An enthusiastic advocate for bartending’s lesser-appreciated spirits, Chantal Tseng goes out of her way to demystify the likes of aquavit, sherry and absinthe with every drink she mixes at the Reading Room in Washington, D.C. “I love watching people try these things, wrap their head around something, and like it,” she says.
Several times a year, the Reading Room team will deviate from its typical literature-inspired lists, dedicating an entire evening to absinthe, a category burdened with enough hoary folklore to fill the Library of Congress. For these special nights, Tseng and colleague Dan Searing offer the traditional flowing fountain, spoon and sugar cube setup, along with a roster of absinthe-based cocktails. This gave Tseng a chance to stump for the Tremblement de Terre, otherwise known as the Earthquake, a potent absinthe cocktail with roots in France’s Belle Époque.
Tseng was working at D.C.’s historic Tabard Inn in 2007, the year absinthe was once again legalized for sale in the States after a nearly century-long ban. She immediately did what she does best: hit the books for inspiration. She happened upon the Earthquake—equal parts gin, whisky and absinthe, shaken and served in a cocktail glass—in the 1930’s Savoy Cocktail Book, and was instantly intrigued. (According to Savoy author Harry Craddock, the concoction deserves its tectonic moniker “because if there should happen to be an earthquake on when you are drinking it, it won’t matter.”)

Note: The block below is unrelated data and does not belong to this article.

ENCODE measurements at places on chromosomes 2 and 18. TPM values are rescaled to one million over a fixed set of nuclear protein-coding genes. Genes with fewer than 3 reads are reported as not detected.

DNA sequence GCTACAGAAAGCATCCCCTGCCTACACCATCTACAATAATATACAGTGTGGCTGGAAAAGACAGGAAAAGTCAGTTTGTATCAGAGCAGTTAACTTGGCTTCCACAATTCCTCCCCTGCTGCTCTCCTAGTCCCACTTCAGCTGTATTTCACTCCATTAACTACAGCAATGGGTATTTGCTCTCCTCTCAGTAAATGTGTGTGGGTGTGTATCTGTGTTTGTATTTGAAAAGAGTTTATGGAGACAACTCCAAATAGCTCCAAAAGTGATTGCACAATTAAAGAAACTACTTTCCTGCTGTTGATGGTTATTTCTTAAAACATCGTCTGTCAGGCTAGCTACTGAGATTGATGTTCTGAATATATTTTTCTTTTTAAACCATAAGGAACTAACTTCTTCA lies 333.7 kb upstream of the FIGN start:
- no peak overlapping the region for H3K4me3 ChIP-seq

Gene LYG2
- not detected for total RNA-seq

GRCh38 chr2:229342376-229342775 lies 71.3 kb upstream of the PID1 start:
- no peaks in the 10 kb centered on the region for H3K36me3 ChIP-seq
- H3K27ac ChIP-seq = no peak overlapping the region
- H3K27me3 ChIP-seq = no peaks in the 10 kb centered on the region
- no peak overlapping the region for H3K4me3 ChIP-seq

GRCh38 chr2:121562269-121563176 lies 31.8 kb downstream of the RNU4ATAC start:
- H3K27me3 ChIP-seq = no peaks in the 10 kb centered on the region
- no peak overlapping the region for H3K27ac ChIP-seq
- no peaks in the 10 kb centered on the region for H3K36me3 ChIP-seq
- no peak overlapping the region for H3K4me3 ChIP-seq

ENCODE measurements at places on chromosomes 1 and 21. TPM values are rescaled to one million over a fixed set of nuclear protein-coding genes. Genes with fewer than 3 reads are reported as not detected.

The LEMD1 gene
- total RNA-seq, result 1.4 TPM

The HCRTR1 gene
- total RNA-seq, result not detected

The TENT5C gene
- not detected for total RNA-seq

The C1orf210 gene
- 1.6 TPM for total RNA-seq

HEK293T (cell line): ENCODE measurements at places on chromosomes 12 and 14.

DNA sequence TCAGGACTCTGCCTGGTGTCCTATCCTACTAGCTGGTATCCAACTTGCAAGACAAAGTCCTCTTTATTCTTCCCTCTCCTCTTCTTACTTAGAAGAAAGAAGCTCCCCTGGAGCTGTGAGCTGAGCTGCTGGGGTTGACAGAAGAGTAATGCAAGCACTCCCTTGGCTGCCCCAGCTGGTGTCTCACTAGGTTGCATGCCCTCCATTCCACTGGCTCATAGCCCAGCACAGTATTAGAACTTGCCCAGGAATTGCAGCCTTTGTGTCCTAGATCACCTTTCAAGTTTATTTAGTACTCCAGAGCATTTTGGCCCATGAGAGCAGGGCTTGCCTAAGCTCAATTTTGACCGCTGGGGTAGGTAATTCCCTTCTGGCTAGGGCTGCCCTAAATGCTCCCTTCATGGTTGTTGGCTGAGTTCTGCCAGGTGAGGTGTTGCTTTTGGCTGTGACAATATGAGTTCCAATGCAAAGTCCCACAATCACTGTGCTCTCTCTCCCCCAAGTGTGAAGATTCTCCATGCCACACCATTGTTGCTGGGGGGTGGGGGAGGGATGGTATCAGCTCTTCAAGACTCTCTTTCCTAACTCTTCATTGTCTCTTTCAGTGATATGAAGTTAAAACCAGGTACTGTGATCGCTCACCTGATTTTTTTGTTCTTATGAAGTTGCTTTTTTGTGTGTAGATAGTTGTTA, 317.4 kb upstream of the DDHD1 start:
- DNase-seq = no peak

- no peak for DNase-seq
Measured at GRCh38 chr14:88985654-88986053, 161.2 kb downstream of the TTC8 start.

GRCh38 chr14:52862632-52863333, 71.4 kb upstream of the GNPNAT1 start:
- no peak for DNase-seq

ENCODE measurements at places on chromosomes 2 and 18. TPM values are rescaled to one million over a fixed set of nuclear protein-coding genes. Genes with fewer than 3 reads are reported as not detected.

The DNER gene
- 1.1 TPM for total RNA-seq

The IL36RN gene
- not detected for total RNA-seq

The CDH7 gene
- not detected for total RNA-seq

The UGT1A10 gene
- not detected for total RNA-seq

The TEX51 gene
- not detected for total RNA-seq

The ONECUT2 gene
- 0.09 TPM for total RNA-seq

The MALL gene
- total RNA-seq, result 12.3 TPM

Tseng began tinkering with the recipe and was pleased to find it had potential, despite its apparent jet-fuel potency. “It’s not as terrible as you think, and that’s part of the reason why the recipe works,” she says.
More than Craddock’s version, however, Tseng was taken with a simpler iteration commonly credited to Henri de Toulouse-Lautrec, the influential French Post-Impressionist and early advocate of American cocktail culture. Absinthe was Toulouse-Lautrec’s primary crutch, both figuratively and literally. Stricken with congenital disabilities from birth, the artist was forced to walk with a cane, which he customized to hold a half-liter of his choice poison as well as a drinking glass, according to Phil Baker’s The Book of Absinthe: A Cultural History. While he took it straight, he was wont to cut it with Cognac, too. “A notoriously heavy drinker,” writes Baker of the painter, “his preferred mixture was a lethal combination of absinthe and brandy known as an Earthquake.”
Originally an 50/50 mixture, Tseng has made her own modifications. “I don’t like it equal parts—it does get kind of sweet that way, even if you don’t add sugar to the absinthe,” she says. Tweaking the ratio to two-to-one, with a lemon twist, results in a crisper, drier drink that simultaneously highlights and tempers absinthe’s inherent licorice notes. Tseng is also fond of working in various sherries, vermouths, amari and sparkling wines into lengthened-riffs, further softening the high-proof edges.
Much tamer than how Toulouse-Lautrec took it, Tseng sees her edit of the Earthquake as a way to get the curious and skeptical engaged with the history and culture of absinthe. “It’s not as crazy as it sounds,” she says. “Well, with absinthe, it’s always a little crazy.”